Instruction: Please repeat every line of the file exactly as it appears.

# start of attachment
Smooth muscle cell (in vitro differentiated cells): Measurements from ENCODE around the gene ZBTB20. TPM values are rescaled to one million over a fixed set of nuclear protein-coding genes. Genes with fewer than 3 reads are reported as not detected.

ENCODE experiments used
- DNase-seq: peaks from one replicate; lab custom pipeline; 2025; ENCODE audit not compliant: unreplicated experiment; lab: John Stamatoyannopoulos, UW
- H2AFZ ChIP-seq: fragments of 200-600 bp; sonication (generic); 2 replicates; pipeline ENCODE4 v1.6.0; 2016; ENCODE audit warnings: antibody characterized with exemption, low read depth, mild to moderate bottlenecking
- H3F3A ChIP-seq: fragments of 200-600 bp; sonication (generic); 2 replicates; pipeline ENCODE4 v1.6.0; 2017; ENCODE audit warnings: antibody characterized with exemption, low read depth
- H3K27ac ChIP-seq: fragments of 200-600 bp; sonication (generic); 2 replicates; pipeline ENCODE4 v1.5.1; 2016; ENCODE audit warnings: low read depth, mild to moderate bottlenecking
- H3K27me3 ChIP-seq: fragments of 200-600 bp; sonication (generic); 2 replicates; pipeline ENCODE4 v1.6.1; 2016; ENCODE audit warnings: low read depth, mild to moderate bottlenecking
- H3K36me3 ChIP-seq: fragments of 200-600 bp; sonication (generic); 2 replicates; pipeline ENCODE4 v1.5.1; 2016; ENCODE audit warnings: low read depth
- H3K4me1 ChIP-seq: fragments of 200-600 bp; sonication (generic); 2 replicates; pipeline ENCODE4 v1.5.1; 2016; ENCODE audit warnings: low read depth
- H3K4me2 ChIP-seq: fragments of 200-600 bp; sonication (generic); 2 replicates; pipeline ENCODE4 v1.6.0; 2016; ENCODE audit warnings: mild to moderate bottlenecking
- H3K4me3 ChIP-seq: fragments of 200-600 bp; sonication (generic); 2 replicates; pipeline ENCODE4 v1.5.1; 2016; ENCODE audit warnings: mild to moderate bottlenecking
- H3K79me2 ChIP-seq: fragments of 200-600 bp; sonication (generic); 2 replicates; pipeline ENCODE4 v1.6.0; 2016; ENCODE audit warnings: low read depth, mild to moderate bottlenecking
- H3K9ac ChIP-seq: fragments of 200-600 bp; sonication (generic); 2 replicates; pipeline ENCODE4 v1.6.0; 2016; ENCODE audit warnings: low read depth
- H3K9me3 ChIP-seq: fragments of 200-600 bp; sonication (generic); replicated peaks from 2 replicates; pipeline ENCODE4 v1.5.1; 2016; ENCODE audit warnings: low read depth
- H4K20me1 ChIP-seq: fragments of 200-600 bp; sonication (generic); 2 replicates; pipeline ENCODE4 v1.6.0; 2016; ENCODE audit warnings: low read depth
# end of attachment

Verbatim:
Smooth muscle cell (in vitro differentiated cells): Measurements from ENCODE around the gene ZBTB20. TPM values are rescaled to one million over a fixed set of nuclear protein-coding genes. Genes with fewer than 3 reads are reported as not detected.

ENCODE experiments used
- DNase-seq: peaks from one replicate; lab custom pipeline; 2025; ENCODE audit not compliant: unreplicated experiment; lab: John Stamatoyannopoulos, UW
- H2AFZ ChIP-seq: fragments of 200-600 bp; sonication (generic); 2 replicates; pipeline ENCODE4 v1.6.0; 2016; ENCODE audit warnings: antibody characterized with exemption, low read depth, mild to moderate bottlenecking
- H3F3A ChIP-seq: fragments of 200-600 bp; sonication (generic); 2 replicates; pipeline ENCODE4 v1.6.0; 2017; ENCODE audit warnings: antibody characterized with exemption, low read depth
- H3K27ac ChIP-seq: fragments of 200-600 bp; sonication (generic); 2 replicates; pipeline ENCODE4 v1.5.1; 2016; ENCODE audit warnings: low read depth, mild to moderate bottlenecking
- H3K27me3 ChIP-seq: fragments of 200-600 bp; sonication (generic); 2 replicates; pipeline ENCODE4 v1.6.1; 2016; ENCODE audit warnings: low read depth, mild to moderate bottlenecking
- H3K36me3 ChIP-seq: fragments of 200-600 bp; sonication (generic); 2 replicates; pipeline ENCODE4 v1.5.1; 2016; ENCODE audit warnings: low read depth
- H3K4me1 ChIP-seq: fragments of 200-600 bp; sonication (generic); 2 replicates; pipeline ENCODE4 v1.5.1; 2016; ENCODE audit warnings: low read depth
- H3K4me2 ChIP-seq: fragments of 200-600 bp; sonication (generic); 2 replicates; pipeline ENCODE4 v1.6.0; 2016; ENCODE audit warnings: mild to moderate bottlenecking
- H3K4me3 ChIP-seq: fragments of 200-600 bp; sonication (generic); 2 replicates; pipeline ENCODE4 v1.5.1; 2016; ENCODE audit warnings: mild to moderate bottlenecking
- H3K79me2 ChIP-seq: fragments of 200-600 bp; sonication (generic); 2 replicates; pipeline ENCODE4 v1.6.0; 2016; ENCODE audit warnings: low read depth, mild to moderate bottlenecking
- H3K9ac ChIP-seq: fragments of 200-600 bp; sonication (generic); 2 replicates; pipeline ENCODE4 v1.6.0; 2016; ENCODE audit warnings: low read depth
- H3K9me3 ChIP-seq: fragments of 200-600 bp; sonication (generic); replicated peaks from 2 replicates; pipeline ENCODE4 v1.5.1; 2016; ENCODE audit warnings: low read depth
- H4K20me1 ChIP-seq: fragments of 200-600 bp; sonication (generic); 2 replicates; pipeline ENCODE4 v1.6.0; 2016; ENCODE audit warnings: low read depth